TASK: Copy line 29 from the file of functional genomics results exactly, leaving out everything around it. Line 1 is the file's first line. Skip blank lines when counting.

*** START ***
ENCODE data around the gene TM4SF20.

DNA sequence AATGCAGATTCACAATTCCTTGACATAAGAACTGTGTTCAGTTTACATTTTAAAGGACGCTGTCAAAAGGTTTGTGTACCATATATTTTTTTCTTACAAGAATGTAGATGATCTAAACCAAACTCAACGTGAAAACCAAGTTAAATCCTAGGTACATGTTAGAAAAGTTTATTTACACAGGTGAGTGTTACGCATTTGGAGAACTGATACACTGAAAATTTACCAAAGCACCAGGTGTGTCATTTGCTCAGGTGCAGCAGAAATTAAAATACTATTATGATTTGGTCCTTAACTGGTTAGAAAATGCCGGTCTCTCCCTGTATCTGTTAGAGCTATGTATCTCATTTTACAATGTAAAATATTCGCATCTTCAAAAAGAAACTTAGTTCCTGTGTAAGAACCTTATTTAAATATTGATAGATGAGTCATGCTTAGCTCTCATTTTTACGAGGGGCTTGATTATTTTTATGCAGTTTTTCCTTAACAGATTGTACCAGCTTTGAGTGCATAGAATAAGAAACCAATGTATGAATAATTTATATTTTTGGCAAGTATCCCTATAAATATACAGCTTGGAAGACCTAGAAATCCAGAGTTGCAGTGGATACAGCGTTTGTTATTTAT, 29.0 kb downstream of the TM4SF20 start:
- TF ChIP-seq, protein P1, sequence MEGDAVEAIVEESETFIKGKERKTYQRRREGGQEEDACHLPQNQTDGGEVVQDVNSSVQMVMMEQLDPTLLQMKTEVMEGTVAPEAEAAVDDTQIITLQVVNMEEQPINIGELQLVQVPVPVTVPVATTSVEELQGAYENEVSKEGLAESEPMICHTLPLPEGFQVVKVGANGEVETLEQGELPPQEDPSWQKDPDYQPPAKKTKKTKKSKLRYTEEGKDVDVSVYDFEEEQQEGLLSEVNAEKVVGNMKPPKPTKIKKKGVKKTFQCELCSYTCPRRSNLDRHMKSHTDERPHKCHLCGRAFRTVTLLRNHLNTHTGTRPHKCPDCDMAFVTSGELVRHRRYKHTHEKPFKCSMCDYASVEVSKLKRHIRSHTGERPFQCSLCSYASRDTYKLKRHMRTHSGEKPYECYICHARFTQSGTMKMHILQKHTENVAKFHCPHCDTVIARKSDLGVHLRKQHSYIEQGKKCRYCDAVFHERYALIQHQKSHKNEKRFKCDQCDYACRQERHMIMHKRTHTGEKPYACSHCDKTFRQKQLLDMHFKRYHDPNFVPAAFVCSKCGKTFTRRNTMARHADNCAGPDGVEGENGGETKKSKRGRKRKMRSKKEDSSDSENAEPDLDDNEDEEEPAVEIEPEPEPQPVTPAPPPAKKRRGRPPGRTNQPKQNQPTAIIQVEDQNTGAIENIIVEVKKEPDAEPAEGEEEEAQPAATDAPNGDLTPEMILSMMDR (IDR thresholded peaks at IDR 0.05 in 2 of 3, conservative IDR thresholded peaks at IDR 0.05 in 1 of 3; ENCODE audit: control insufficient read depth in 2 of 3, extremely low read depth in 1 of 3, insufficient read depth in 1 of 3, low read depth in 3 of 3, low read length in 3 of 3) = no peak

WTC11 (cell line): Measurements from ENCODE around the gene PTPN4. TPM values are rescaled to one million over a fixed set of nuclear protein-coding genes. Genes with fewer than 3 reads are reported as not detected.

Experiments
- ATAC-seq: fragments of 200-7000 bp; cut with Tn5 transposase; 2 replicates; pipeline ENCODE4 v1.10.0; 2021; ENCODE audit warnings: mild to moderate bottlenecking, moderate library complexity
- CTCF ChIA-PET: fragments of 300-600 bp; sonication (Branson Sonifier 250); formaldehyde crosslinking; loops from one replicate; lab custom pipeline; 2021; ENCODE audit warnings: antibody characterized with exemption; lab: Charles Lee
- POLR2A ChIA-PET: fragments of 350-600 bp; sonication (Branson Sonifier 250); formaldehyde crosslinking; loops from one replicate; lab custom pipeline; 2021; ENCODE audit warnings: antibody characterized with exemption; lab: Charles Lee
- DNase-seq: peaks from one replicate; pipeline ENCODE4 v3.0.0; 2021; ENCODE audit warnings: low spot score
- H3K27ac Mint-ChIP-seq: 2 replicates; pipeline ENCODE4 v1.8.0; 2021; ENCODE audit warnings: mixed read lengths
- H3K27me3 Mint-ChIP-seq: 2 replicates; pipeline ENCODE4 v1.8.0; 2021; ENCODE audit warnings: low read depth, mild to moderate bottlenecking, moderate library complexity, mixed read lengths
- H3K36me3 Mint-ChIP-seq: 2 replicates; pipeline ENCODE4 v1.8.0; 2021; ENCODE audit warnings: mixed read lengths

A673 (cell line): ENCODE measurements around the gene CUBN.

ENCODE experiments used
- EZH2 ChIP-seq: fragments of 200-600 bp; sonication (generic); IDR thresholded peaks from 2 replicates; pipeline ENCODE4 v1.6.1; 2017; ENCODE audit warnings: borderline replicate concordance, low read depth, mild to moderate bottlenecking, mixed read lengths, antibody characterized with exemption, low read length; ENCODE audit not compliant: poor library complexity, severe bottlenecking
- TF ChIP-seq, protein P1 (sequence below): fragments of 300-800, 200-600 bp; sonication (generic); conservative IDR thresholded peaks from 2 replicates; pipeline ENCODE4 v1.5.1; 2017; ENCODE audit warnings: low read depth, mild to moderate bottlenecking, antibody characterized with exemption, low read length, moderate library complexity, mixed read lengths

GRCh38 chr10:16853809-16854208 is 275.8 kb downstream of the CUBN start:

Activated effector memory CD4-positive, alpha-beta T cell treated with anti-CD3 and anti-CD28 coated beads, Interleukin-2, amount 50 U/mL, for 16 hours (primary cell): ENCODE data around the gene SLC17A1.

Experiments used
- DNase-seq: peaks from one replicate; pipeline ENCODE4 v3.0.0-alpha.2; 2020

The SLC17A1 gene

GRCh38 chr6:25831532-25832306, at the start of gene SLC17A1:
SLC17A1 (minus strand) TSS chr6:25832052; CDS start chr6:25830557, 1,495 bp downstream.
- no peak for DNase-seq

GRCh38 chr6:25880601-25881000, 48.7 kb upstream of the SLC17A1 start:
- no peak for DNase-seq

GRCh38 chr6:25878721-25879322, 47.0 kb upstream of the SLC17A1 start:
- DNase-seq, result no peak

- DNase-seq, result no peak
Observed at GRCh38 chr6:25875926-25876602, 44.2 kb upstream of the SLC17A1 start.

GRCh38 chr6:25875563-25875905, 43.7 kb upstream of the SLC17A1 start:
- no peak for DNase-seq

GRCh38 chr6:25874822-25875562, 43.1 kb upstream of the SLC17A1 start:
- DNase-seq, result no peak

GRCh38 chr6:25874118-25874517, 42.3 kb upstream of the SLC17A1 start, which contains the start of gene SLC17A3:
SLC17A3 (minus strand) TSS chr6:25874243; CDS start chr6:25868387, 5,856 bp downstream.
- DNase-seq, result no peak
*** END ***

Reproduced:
- DNase-seq, result no peak